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Suggestions: Next Meeting

Suggestions: Next Meeting

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To: "local@xxxxxxxxx" <local@xxxxxxxxx>
Cc: "discussion@xxxxxxxxx" <discussion@xxxxxxxxx>
Subject: Suggestions: Next Meeting
From: Michael Moore <mrmoore@xxxxxxxxxxx>
Date: Sun, 10 Feb 2002 00:08:18 -0600

I have heard several people expression their concerns about the ACLUG 
falling into a state of newbieism; in that, the meetings and 
presentations have been catered to newbies and intermediates and that 
the experts get bored and find no real reason to attend the meetings (no 
benefit to them).  In fact, I know a couple of what I consider Linux 
experts at work that have expressed no interest in attending any 
meetings or presentations because they don't feel it would benefit them.

By the way, at Wednesday' meeting a lot of people told what they do and 
where they work.  I forgot to mention what I do for a living and where I 
work (at the time I was more interested in sharing my past experience in 
computers).  I work at Cessna Aircraft Company as a Manufacturing Engineer.

Several ACLUG members have expressed a need to attract expert users and 
expert presentators.  I think this is good, but raises points on how to 
attract experts to the group and how to attract good presentaters on 
Linux subjects.  This could be some good topics of future ACLUG meetings.

Back to topics at hand.  At Wednesday's meeting Jonathan wrote on the 
chalkboard the Topics that the assembled group would be interested in 
having presentations/Lectures about.  I posted these topics on 
discussion group the other day.

This may have been done before...I don't know because I am new to the 
group.  We could hand out a sheet to each member at the meeting that had 
the topics listed of interest from the last meeting.  On this sheet you 
would put your name and beside each topic you would put your knowledge 
of each topic, marking as either an expert, intermediate or newbie.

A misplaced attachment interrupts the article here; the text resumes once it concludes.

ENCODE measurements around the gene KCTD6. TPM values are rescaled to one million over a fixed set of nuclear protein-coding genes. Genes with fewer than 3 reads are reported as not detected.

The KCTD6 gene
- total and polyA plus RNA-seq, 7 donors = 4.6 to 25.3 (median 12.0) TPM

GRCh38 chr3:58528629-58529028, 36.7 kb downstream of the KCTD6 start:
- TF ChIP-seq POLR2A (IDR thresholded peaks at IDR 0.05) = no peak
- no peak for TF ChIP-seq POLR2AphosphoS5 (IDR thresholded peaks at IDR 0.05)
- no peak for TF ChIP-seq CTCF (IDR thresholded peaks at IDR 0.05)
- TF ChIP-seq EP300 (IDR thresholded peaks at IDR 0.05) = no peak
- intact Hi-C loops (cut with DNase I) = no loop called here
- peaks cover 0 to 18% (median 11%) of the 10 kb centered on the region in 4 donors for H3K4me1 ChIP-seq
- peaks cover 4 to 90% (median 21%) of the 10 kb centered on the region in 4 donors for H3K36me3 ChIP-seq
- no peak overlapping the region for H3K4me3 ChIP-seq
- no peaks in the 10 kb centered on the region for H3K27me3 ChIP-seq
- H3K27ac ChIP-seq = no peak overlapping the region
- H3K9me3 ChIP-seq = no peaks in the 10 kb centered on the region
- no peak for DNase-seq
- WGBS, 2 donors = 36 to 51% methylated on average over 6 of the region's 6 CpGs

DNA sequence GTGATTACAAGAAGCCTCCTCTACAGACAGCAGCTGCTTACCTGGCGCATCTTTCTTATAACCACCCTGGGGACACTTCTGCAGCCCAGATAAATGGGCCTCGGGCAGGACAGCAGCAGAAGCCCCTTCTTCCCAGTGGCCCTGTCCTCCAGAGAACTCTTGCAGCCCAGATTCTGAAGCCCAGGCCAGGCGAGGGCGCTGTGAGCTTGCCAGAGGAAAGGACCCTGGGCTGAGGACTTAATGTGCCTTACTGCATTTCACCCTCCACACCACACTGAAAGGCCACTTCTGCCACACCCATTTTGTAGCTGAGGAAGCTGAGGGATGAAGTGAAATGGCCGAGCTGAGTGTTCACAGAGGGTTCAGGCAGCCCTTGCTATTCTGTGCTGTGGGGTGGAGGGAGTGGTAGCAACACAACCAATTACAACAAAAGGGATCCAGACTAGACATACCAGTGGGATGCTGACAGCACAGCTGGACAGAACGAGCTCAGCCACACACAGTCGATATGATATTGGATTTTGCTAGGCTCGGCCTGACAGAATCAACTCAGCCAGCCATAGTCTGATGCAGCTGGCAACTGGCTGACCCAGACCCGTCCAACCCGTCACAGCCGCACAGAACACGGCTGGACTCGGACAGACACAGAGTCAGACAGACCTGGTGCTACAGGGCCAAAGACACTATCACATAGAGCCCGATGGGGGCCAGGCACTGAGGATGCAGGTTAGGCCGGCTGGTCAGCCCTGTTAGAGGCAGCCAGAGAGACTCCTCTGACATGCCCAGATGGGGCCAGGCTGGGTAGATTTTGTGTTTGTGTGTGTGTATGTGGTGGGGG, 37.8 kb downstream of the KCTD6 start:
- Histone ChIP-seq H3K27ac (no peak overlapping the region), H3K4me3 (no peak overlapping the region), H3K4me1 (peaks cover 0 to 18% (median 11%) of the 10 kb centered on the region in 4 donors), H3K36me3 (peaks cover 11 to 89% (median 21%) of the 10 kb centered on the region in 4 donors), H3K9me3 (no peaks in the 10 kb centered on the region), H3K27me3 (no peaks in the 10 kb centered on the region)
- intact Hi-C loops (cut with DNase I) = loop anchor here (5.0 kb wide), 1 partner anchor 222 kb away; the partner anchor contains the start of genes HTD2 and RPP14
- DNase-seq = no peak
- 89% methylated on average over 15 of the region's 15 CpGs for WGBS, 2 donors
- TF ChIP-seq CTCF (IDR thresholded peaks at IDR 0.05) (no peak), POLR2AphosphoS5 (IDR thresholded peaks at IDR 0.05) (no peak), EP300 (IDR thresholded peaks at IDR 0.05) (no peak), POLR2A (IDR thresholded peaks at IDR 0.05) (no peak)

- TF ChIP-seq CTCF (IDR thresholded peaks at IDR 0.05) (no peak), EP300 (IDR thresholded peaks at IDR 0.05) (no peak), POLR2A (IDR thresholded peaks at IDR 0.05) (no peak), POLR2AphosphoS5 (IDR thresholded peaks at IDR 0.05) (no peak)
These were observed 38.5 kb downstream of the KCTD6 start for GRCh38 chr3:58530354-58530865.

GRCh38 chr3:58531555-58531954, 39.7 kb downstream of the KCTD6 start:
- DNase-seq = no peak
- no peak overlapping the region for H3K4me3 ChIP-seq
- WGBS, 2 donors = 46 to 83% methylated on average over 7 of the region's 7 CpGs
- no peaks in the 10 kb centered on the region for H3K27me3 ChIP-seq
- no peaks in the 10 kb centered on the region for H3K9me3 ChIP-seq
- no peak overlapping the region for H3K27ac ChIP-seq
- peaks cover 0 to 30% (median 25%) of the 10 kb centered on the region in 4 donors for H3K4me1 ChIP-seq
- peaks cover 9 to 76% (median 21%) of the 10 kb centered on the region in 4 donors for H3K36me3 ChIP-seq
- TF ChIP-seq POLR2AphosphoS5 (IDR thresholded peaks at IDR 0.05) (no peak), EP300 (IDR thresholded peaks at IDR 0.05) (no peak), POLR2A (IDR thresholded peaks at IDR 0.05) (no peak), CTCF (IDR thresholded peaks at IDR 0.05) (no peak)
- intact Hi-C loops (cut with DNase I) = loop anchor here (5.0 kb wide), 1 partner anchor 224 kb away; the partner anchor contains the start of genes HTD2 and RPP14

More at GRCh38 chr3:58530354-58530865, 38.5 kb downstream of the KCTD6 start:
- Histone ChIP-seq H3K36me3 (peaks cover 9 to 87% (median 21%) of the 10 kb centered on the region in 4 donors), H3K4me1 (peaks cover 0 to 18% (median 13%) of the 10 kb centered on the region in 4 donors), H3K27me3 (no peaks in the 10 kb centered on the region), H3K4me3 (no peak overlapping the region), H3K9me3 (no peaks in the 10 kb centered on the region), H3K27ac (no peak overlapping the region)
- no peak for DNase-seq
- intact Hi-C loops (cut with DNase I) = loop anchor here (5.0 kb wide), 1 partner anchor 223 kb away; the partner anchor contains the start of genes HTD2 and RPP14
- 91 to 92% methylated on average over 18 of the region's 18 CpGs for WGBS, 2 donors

For Example:  Say their are their are 20 people at Monday's meeting. 
 The topic of Apache in the group is where the group in the meeting has 
a weekness.  2 experts, 5 intermediates and 13 newbies.  Then the group 
decides to have the new 2 meetings covering Apache.

My point is that we could take these surveys every so often and cover 
topics that the group, as a whole is weak in.  This way the group as a 
whole could advance their knowledge faster than just covering topics 
that will benefit a few people.

Which brings me to my next point that the decisions for the topics 
should only be made at the meetings.  The people that attend the 
meetings that decide what topics will be covered during the 
presentations will probably be the majority of the people that will 
attend the presentational meetings.  The topics of each presentation 
could still be listed on the website, but the voting of these topics 
should probably be held at the meetings.  Hence, you should attend the 
meetings if you want to have a voice on the topics covered.

Handling the presentations in this way would collectively advance the 
group (that attend the meetings) knowledge of Linux faster.  Instead of 
just advancing a few members you would be advancing the majority of the 
groups knowledge.

Of course, this is all well and good but what happens when the group 
reaches a certain plateau.  Where all the members reach close to the 
same knowledge base.  I think this is the point that Tom Hull was 
addressing the other day (correct me if I'm wrong Tom).  

New members come into the group and you have lots of newbies and 
intermediates and the same process starts all over again.  The majority 
decides what topics to cover and same topics get covered again and the 
experts get bored and evently stop coming to the meetings.

There are lots of ideas that I have heard to address this situation that 
would be good to discuss.  Too many to mention here.

I agree with Tom.  Let's not loose our expert users and think of ways to 
attract more.



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